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|H-4 Hercules "Spruce Goose"|
|Role||Heavy transport flying boat|
|First flight||November 2, 1947|
|Other name(s)||"Spruce Goose"|
|First flight||November 2, 1947|
|Preserved at||Evergreen Aviation Museum|
Design and developmentU.S. War Department was faced with the need to transport war materiel and personnel to Britain. Allied shipping in the Atlantic Ocean was suffering heavy losses to German U-boats, so a requirement was issued for an aircraft that could cross the Atlantic with a large payload. Due to wartime priorities, the design was further constrained in that the aircraft could not be made of metal.
The aircraft was the brainchild of Henry J. Kaiser, a leading Liberty ship builder. He teamed with aircraft designer Howard Hughes to create what would become the largest aircraft built at that time. It was designed to be capable of carrying 750 fully equipped troops or one M4 Sherman tank. The original designation "HK-1" reflected the Hughes and Kaiser collaboration.
The HK-1 contract was issued in 1942 as a development contract and called for three aircraft to be constructed under a two-year deadline in order to be available for the war effort. Seven configurations were considered including twin-hull and single-hull designs with combinations of four, six, and eight wing-mounted engines. The final design chosen was a behemoth, eclipsing any large transport then built. [N 1] To conserve metal, it would be built mostly of wood (its elevators and rudder were fabric covered); hence, the "Spruce Goose" moniker tagged on the aircraft by the media. It was also referred to as the Flying Lumberyard by critics. Hughes himself detested the nickname "Spruce Goose".
While Kaiser had originated the "flying cargo ship" concept, he did not have an aeronautical background and deferred to Hughes and his designer, Glenn Odekirk. Development dragged on, which frustrated Kaiser, who blamed delays partly on restrictions placed for the acquisition of strategic materials such as aluminum, but also placed part of the blame on Hughes' insistence on "perfection." Although construction of the first HK-1 took place 16 months after the receipt of the development contract, Kaiser withdrew from the project.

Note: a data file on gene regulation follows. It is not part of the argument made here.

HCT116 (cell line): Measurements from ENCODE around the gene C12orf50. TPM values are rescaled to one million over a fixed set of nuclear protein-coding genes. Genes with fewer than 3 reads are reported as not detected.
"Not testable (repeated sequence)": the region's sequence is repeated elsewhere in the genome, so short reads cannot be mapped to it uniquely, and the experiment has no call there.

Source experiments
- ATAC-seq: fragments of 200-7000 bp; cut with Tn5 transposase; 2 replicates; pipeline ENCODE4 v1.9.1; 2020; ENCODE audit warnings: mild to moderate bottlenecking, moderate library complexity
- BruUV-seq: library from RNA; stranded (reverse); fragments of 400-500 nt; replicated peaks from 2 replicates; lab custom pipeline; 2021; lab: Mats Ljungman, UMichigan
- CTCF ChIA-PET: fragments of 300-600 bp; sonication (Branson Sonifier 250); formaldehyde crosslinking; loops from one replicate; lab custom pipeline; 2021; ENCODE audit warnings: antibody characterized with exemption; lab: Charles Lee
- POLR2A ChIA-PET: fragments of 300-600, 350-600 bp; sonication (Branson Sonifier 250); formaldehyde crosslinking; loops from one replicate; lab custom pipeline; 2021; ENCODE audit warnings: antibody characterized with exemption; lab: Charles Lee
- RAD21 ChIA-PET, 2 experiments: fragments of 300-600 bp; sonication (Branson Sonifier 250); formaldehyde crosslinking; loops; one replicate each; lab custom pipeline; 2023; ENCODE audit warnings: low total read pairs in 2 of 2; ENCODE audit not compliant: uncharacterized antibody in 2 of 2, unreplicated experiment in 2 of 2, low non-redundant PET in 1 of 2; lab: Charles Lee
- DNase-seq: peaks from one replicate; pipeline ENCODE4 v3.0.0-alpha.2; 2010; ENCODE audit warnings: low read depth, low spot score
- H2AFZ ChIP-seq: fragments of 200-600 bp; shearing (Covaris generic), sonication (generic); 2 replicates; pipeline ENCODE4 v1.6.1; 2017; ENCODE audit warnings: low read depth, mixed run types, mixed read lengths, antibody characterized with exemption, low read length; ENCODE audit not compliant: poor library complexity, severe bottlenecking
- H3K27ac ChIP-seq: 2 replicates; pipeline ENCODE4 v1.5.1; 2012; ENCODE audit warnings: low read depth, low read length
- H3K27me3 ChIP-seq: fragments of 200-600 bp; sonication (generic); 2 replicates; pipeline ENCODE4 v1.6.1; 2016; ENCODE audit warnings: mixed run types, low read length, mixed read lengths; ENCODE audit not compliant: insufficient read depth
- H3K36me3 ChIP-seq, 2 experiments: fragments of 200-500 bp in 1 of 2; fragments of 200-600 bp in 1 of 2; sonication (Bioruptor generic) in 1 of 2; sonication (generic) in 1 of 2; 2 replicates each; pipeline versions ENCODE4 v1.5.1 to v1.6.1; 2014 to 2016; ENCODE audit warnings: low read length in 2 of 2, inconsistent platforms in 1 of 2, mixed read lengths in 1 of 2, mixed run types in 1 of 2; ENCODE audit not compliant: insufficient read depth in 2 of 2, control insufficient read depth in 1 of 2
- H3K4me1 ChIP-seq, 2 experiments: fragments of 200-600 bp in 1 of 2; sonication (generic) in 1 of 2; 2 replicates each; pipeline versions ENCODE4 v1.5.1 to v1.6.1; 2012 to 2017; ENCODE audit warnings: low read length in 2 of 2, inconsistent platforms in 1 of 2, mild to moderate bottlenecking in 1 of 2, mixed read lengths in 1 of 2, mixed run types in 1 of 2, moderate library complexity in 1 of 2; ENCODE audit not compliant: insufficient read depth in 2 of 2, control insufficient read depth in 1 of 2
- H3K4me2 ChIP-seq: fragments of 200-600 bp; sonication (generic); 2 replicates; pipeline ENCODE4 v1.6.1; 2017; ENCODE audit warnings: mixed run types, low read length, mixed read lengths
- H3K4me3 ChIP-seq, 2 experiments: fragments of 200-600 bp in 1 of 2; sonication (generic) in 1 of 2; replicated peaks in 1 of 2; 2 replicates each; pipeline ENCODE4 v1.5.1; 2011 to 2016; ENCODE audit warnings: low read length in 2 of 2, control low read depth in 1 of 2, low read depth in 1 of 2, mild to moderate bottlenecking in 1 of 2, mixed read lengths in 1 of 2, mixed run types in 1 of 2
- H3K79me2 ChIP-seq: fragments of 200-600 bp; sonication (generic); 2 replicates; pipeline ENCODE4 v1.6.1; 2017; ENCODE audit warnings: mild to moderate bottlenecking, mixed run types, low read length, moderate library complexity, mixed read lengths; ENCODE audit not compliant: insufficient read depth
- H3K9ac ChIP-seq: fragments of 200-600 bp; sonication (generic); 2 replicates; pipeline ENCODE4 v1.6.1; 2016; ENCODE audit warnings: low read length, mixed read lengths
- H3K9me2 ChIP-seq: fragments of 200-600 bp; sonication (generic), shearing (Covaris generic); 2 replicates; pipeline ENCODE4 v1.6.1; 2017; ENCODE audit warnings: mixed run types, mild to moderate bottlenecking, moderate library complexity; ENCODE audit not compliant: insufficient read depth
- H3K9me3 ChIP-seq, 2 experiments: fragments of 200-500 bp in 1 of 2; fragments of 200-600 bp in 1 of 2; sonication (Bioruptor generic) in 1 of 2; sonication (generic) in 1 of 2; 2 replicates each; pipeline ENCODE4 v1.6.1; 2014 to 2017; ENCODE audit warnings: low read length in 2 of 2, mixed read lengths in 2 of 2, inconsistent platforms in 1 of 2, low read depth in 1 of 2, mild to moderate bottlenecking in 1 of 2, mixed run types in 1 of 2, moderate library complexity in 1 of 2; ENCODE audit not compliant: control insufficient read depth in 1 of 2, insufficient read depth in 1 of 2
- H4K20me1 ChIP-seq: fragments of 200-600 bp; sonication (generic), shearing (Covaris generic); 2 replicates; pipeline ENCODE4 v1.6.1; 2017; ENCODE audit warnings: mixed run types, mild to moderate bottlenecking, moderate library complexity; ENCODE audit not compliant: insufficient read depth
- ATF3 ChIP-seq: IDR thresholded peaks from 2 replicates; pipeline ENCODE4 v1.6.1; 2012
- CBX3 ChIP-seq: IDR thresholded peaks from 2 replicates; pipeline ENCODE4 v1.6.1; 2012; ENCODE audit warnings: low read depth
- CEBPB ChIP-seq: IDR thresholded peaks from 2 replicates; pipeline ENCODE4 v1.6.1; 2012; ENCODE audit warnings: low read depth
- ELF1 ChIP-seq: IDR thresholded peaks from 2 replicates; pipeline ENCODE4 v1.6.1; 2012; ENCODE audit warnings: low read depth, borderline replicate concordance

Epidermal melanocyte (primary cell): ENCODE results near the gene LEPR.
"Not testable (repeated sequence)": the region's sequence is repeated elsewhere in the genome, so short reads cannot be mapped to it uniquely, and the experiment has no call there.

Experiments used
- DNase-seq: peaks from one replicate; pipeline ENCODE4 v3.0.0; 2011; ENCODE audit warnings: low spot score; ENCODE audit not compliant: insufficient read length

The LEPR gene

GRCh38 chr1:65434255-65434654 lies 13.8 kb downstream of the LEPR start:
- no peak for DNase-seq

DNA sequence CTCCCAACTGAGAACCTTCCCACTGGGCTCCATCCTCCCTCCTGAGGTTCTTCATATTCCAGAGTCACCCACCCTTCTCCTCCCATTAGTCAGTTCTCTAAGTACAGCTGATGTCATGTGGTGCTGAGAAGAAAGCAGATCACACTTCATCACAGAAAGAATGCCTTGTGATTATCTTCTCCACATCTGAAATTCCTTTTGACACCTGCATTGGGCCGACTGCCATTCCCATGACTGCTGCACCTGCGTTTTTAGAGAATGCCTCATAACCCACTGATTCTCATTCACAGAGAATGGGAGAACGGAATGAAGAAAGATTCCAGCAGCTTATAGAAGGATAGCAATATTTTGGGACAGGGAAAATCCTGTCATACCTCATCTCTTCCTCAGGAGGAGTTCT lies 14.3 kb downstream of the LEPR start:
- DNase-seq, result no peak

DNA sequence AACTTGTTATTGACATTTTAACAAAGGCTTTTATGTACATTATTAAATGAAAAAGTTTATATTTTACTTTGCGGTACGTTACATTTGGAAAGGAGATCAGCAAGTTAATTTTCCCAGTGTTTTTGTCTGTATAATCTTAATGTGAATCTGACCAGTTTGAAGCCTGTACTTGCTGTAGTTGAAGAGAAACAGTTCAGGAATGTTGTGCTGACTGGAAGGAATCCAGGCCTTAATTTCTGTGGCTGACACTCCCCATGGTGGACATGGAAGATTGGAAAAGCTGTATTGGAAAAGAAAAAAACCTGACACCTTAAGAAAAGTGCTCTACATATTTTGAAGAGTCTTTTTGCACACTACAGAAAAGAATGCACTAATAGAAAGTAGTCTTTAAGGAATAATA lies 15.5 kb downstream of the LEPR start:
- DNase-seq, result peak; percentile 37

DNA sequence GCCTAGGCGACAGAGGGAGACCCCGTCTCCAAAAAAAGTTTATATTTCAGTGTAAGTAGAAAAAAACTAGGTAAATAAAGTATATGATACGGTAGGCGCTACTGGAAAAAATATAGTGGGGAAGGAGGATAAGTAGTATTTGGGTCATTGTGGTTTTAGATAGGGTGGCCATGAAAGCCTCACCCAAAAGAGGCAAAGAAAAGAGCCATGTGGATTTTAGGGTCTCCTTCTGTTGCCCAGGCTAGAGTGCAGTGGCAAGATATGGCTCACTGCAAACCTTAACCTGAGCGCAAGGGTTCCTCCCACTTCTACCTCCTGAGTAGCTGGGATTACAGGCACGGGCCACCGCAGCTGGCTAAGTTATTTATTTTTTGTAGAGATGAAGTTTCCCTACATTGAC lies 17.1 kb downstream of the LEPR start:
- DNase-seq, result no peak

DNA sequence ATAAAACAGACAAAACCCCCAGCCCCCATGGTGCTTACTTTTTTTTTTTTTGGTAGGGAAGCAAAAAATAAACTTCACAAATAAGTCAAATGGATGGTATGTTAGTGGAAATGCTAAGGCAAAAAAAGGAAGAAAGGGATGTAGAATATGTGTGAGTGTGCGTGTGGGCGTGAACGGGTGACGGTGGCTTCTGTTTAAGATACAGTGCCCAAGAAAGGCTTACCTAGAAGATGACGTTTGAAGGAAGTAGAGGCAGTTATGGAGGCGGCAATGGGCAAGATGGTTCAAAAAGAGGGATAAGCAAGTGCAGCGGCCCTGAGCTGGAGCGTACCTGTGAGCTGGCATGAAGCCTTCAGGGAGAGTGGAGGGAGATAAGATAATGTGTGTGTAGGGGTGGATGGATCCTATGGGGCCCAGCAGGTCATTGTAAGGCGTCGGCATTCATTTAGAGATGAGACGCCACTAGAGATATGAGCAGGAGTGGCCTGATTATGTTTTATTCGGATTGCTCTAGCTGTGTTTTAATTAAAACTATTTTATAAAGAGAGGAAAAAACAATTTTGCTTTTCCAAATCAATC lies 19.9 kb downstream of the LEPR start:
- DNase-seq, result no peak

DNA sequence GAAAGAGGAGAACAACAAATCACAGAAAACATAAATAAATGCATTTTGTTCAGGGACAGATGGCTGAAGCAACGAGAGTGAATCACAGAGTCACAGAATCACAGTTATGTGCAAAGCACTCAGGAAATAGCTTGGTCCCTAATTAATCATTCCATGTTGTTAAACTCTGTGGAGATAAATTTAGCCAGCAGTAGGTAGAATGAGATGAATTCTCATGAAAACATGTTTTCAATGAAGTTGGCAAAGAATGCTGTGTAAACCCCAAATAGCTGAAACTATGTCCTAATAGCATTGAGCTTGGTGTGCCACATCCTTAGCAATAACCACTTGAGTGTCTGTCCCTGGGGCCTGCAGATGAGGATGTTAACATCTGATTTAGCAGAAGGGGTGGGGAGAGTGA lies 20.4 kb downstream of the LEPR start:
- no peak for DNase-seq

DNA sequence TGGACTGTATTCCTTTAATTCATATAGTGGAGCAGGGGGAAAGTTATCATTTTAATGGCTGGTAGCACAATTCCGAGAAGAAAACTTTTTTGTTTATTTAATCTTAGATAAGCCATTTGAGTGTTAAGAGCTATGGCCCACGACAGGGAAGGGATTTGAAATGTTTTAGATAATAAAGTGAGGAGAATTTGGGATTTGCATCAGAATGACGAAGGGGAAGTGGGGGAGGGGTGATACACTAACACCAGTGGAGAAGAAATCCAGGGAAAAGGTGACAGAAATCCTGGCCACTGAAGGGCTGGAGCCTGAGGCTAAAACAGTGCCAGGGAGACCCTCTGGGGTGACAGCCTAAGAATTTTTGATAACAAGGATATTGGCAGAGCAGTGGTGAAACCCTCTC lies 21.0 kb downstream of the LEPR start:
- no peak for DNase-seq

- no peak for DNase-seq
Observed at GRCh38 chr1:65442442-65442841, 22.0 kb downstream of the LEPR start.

[N 2] signing a new government contract that now limited production to one example. Work proceeded slowly, with the result that the H-4 was not completed until well after the war was over. It was built by the Hughes Aircraft Company at Hughes Airport, location of present day Playa del Rey, Los Angeles, California, employing the plywood-and-resin "Duramold" process [N 3] – a form of composite technology – for the laminated wood construction, which was considered a technological tour de force. It was shipped on streets to Pier E in Long Beach, California by a company specializing in house moving. The Spruce Goose was moved in three large sections consisting of the fuselage and each wing, and a fourth smaller shipment containing the tail assembly parts and other smaller assemblies. After final assembly a hangar was erected around the flying boat with a ramp to launch the H-4 into the harbor. This building became the first climate-controlled building in the United States.
In 1947, Howard Hughes was called to testify before the Senate War Investigating Committee over the usage of government funds for the aircraft.
During a Senate hearing on August 6, 1947 (the first of a series of appearances), Hughes said:
The Hercules was a monumental undertaking. It is the largest aircraft ever built. It is over five stories tall with a wingspan longer than a football field. That's more than a city block. Now, I put the sweat of my life into this thing. I have my reputation all rolled up in it and I have stated several times that if it's a failure, I'll probably leave this country and never come back. And I mean it. [N 4]
Operational historyDuring a break in the Senate hearings, Hughes returned to California to run taxi tests on the H-4. On November 2, 1947, the taxi tests began with Hughes at the controls. His crew included Dave Grant as co-pilot, two flight engineers, Don Smith and Joe Petrali, 16 mechanics, and two other flight crew. In addition, the H-4 carried seven invited guests from the press corps and an additional seven industry representatives. Thirty-six were on board.
After the first two taxi runs, four reporters left to file stories, but the remaining press stayed for the final test run of the day. After picking up speed on the channel facing Cabrillo Beach, the Hercules lifted off, remaining airborne at 70 ft (21 m) off the water and a speed of 135 miles per hour (217 km/h) for around a mile (1.6 km). At this altitude, the aircraft still experienced ground effect. Having proven to his detractors that Hughes' (by now unneeded) masterpiece was flight-worthy, thus vindicating the use of government funds, the "Spruce Goose" never flew again. Its lifting capacity and ceiling were never tested. A full-time crew of 300 workers, all sworn to secrecy, maintained the aircraft in flying condition in a climate-controlled hangar. The crew was reduced to 50 workers in 1962, and then disbanded after Hughes' death in 1976.
DisplayQueen Mary exhibit in Long Beach, California. In 1988, The Walt Disney Company acquired both attractions and the associated real estate. Disney informed the California Aero club that it no longer wished to display the Hercules after its highly ambitious Port Disney was scrapped. After a long search for a suitable host, the California Aero Club awarded custody of the Hughes flying boat to Evergreen Aviation Museum. Under the direction of museum staff, the aircraft was disassembled and moved by barge and truck to its current home in McMinnville, Oregon (about 40 miles (60 km) southwest of Portland), where it has been on display ever since. The Flying Boat arrived in McMinnville on February 27, 1993 after a 138-day, 1,055-mile (1,698 km) trip from Long Beach.